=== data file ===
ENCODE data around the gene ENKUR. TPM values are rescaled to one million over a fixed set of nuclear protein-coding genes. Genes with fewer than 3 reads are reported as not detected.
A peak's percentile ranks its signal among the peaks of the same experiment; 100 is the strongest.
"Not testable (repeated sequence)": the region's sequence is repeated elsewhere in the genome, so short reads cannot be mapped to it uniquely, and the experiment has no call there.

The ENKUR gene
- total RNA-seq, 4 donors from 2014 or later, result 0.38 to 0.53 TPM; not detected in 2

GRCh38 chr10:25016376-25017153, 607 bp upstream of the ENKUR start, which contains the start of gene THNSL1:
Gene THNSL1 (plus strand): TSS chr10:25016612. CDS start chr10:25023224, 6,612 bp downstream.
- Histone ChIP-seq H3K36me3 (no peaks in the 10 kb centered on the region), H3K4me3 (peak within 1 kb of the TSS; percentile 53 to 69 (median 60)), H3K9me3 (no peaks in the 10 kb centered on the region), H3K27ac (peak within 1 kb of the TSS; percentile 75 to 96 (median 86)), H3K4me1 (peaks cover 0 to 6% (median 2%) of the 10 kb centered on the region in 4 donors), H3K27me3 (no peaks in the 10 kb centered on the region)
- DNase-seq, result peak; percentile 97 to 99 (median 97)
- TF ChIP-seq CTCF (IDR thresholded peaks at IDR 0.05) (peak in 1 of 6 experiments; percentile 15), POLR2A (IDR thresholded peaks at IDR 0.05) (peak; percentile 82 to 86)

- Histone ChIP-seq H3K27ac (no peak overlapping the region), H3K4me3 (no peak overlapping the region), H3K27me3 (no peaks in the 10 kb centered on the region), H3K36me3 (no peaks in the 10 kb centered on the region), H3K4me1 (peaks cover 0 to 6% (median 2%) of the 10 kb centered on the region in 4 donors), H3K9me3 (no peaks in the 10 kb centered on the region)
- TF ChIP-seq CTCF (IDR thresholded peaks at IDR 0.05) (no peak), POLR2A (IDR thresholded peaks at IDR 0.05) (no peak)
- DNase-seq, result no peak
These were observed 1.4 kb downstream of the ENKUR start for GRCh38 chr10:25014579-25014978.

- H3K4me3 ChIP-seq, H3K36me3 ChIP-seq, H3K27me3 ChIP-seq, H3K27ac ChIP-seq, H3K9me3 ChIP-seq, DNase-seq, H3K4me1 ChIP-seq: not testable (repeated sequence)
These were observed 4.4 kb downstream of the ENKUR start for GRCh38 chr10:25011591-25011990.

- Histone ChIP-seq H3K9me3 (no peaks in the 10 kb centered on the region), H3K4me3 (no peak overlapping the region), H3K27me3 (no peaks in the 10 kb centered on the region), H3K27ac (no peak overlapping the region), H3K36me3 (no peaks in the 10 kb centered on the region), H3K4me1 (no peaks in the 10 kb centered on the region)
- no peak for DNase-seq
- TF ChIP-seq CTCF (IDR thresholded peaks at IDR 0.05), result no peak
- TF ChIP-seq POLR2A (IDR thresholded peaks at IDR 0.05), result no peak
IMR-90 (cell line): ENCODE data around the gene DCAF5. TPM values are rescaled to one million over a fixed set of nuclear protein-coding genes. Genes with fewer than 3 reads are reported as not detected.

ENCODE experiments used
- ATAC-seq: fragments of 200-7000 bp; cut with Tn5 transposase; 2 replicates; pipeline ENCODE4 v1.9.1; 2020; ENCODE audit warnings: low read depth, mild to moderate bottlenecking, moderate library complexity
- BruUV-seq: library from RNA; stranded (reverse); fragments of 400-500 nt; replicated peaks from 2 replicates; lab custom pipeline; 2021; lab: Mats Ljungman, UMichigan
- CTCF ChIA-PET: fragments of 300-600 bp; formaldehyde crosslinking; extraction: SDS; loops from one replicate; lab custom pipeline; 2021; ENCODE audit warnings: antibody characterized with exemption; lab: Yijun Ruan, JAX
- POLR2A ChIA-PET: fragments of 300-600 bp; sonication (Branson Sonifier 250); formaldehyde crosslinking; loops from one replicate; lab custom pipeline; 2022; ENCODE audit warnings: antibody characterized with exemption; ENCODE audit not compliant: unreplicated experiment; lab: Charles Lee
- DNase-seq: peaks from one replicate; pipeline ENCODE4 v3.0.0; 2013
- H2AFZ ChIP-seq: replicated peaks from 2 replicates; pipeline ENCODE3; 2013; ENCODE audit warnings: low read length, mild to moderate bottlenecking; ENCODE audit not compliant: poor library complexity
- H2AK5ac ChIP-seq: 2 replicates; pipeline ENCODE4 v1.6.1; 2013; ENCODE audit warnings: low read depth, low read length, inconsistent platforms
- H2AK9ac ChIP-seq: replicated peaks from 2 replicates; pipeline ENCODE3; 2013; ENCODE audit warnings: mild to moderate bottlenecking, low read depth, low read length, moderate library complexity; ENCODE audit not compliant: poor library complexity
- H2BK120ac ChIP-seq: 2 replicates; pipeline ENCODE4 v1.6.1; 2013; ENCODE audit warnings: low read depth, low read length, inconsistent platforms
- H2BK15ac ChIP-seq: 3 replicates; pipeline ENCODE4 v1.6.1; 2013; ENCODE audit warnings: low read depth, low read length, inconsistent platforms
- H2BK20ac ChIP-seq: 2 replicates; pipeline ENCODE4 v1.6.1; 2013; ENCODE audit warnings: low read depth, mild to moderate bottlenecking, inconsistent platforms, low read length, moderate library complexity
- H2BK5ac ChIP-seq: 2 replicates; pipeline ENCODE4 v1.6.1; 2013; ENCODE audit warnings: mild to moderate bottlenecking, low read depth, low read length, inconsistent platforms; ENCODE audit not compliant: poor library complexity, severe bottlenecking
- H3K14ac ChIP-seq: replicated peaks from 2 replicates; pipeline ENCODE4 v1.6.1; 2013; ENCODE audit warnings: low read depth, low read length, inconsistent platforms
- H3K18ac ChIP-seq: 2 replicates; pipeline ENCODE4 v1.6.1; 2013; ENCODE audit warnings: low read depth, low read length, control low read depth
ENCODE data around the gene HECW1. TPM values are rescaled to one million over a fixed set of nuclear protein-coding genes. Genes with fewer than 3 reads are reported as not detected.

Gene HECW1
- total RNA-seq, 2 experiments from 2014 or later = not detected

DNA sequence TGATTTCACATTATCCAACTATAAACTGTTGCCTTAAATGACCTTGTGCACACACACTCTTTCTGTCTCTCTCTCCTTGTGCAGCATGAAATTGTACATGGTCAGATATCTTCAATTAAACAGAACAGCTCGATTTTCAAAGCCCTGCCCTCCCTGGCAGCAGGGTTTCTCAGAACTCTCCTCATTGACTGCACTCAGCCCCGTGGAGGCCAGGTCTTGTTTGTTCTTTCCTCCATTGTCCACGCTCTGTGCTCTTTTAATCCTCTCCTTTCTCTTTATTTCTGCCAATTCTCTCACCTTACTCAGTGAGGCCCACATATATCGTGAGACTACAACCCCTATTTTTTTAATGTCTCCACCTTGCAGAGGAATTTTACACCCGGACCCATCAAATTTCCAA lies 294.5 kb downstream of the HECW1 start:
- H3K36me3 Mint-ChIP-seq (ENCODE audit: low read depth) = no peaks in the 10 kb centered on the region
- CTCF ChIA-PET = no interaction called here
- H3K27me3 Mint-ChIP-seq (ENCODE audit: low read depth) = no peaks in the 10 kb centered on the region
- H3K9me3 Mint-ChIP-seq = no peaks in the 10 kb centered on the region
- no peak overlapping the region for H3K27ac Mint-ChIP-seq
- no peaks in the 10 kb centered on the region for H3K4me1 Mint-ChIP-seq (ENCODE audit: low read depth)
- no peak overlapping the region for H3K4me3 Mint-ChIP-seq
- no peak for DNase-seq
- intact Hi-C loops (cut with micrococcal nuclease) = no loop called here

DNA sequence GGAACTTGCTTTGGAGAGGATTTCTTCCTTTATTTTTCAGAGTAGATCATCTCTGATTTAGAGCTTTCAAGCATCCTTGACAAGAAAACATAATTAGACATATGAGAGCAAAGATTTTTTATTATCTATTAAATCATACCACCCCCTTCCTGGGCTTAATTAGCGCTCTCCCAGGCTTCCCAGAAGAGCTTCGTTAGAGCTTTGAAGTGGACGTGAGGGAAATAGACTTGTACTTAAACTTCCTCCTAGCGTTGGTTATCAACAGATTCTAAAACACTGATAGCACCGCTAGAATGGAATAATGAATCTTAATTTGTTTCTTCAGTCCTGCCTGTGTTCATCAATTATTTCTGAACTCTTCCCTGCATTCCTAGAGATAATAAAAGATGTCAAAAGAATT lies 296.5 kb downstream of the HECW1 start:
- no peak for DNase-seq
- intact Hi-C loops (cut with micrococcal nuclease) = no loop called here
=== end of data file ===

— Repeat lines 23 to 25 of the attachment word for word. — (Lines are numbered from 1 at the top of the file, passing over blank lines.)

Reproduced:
- ATAC-seq: fragments of 200-7000 bp; cut with Tn5 transposase; 2 replicates; pipeline ENCODE4 v1.9.1; 2020; ENCODE audit warnings: low read depth, mild to moderate bottlenecking, moderate library complexity
- BruUV-seq: library from RNA; stranded (reverse); fragments of 400-500 nt; replicated peaks from 2 replicates; lab custom pipeline; 2021; lab: Mats Ljungman, UMichigan
- CTCF ChIA-PET: fragments of 300-600 bp; formaldehyde crosslinking; extraction: SDS; loops from one replicate; lab custom pipeline; 2021; ENCODE audit warnings: antibody characterized with exemption; lab: Yijun Ruan, JAX